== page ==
Emmy-winning composer Earle Hagen passes
Theme music guru was 88
Rancho Mirage, CA – Earle H. Hagen, Emmy Award-winning television composer who gave us theme classics for such iconic series as The Andy Griffith Show, I Spy and The Dick Van Dyke Show, died Monday evening at his Rancho Mirage home. He was 88.
Formerly a big-band trombonist for Tommy Dorsey and Benny Goodman, among others, Hagen wrote jazz standard "Harlem Nocturne" and began his TV/film music career as an arranger and orchestrator with 20th Century Fox in 1946. There, he worked on such movies as Gentlemen Prefer Blondes and The Farmer Takes a Wife.
After segueing into television seven years later, Hagen spent the next three decades scoring more than 3,000 programs and creating some of the most well-known theme songs for some of television’s most-watched shows: The Mod Squad, That Girl and many more.
Author Jon Burlingame, whose 1996 book TV's Biggest Hits remains and formidable reference on the craft of television scoring, notes that very little original music was being written for television when Hagen delved into the art.
“He was one of the very few people who took the leap and saw the potential of music for television in terms of what could be accomplished dramatically and comedically," Burlingame said. “Hagen had an ability to capture the tone of any show he worked on."
Of his ubiquitous Andy Griffith Show theme , Hagen writes in autobiography, "Memoirs of a Famous Composer -- Nobody Ever Heard Of," that he was home "wracking my brain for an idea” when the idea for a simple, stark whistle dawned on him.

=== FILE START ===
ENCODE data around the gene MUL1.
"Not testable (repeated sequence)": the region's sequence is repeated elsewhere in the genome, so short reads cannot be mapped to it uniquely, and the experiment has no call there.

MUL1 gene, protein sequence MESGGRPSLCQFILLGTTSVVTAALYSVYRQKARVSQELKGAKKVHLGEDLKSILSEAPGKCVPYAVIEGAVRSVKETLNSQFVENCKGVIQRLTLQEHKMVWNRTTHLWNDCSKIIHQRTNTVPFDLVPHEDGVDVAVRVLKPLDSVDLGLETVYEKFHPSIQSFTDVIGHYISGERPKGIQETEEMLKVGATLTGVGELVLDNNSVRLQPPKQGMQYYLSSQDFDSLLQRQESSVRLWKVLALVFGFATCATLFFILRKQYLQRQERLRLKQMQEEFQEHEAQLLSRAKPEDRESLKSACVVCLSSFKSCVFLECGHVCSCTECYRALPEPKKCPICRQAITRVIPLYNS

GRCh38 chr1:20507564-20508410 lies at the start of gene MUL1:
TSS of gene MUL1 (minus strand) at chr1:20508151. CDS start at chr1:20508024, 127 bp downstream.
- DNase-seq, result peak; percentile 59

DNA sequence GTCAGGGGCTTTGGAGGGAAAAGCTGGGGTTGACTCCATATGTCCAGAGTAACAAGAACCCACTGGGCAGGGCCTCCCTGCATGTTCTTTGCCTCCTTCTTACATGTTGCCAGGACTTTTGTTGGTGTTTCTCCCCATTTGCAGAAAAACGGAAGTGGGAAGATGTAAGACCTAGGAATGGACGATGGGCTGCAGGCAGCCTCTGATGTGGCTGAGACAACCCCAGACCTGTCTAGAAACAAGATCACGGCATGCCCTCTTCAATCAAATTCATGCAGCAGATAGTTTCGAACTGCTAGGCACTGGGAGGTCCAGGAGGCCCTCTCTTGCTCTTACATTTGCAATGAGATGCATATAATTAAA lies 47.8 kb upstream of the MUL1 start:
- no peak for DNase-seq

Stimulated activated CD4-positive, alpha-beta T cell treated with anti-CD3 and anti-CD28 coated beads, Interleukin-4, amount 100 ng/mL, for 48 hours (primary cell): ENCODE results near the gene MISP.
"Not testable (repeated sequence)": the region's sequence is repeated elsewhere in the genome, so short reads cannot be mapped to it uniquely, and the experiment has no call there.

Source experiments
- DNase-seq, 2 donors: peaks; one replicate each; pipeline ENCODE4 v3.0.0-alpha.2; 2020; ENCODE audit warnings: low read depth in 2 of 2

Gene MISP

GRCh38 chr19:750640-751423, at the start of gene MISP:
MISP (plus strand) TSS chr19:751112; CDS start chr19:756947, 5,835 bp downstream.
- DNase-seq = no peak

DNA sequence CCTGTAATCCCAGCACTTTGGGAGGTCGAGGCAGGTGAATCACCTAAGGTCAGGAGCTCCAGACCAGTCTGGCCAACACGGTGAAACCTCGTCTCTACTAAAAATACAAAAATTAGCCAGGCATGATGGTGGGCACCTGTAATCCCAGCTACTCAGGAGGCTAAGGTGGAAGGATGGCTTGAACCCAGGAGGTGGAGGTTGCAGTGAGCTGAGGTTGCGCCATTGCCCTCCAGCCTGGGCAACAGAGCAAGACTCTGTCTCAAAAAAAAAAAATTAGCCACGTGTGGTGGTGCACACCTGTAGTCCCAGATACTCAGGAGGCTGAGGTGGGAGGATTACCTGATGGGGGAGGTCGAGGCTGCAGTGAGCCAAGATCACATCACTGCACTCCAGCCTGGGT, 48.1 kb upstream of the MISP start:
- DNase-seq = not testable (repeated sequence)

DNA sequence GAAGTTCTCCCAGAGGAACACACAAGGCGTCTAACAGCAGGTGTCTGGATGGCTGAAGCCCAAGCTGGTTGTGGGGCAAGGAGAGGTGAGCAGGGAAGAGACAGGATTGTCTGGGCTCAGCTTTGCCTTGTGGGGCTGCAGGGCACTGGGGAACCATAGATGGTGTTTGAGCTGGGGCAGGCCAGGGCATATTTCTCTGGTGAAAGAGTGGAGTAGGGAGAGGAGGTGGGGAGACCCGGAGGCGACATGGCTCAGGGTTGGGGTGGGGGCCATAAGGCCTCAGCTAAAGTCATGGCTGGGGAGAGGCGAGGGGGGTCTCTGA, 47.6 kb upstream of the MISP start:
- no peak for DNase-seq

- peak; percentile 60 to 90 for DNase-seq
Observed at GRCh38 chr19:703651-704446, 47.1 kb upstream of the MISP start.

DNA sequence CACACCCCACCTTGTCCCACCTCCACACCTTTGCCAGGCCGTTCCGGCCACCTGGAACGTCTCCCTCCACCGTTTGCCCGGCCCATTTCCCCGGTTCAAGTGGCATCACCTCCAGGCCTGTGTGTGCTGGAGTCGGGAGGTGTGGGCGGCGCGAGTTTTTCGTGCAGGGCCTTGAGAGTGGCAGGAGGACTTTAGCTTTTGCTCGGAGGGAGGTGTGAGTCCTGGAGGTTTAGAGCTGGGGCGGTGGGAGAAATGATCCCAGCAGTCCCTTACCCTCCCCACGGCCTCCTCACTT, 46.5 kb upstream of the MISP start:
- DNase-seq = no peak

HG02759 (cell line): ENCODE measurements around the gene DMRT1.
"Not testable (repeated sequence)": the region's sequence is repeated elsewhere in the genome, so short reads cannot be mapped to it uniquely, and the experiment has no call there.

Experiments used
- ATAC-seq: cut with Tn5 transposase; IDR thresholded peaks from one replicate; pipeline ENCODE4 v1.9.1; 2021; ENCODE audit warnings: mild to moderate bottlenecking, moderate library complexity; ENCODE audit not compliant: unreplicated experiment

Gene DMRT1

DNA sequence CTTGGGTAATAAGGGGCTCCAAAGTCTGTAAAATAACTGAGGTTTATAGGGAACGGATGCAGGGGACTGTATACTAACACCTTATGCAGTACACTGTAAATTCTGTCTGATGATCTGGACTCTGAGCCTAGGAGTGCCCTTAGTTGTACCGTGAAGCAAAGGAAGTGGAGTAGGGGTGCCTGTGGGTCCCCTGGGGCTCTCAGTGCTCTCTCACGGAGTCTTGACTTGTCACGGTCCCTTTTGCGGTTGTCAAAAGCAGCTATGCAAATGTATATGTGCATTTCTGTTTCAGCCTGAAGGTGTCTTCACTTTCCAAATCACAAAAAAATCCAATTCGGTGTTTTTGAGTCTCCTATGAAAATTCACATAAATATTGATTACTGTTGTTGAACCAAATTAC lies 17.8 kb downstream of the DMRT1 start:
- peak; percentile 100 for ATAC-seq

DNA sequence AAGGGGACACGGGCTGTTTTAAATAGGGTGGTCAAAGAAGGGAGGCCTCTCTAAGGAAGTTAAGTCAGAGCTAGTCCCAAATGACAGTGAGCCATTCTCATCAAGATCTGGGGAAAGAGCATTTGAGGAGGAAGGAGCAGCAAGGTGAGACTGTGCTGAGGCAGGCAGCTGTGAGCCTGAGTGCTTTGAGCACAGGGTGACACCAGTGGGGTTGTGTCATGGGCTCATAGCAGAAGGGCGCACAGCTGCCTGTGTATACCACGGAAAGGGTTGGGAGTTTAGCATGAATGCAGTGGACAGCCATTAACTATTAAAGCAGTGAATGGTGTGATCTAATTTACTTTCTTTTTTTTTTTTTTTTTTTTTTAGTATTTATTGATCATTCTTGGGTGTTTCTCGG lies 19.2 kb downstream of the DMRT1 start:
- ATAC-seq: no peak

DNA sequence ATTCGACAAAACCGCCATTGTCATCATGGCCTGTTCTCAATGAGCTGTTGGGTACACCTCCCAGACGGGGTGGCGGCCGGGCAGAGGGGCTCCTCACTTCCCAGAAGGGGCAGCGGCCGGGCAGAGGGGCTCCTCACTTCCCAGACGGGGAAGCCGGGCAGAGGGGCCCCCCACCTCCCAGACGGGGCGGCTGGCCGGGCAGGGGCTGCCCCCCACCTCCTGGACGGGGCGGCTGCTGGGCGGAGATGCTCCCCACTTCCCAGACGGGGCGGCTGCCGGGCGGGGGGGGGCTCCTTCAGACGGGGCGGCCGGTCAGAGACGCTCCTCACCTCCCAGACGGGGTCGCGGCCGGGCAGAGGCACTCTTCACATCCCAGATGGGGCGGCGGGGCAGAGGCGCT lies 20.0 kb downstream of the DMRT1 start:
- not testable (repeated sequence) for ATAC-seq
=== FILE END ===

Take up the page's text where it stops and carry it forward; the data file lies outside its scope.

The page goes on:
At that point, he spent about an hour writing the melody, then gathered a few musicians later than evening to record the studio demo. Hagen whistled while his 11-year-old son Deane contributed the finger-snaps.
The show’s executive producer liked the new theme immediately when Hagen played it for him the next morning, and went on to brainstorm how the opening would play visually, with Andy and a veryyoung Ron Howard walking along a bank with fishing poles on their shoulders.
The Chicago native garnered three Emmy nominations for outstanding achievement in musical composition, a one win in 1968, for his work on I Spy. He shared an Oscar with Lionel Newman in 1961 for their work on musical film Let’s Make Love.
In addition to his TV/film contributions, Hagen did arrangements for Frank Sinatra and Frances Langford, among others. He also taught BMI’s workshop for film and TV composers for several years and wrote key craft textbooks Scoring for Films (1971) and Advanced Techniques for Films (1990).
Hagen's wife, former big-band singer Elouise "Lou" Sidwell, passed six years ago. The two were married for 59 years.
He survived by wife Laura, whom he married in 2005; two sons, Deane and James; three stepchildren, Rebecca Roberts, Richard Roberts and Rachael Roberts and four grandchildren.
Services for Hagen are set for this Sunday, 11 a.m. at Forest Lawn Memorial-Park, 69855 East Ramon Road in Cathedral City.
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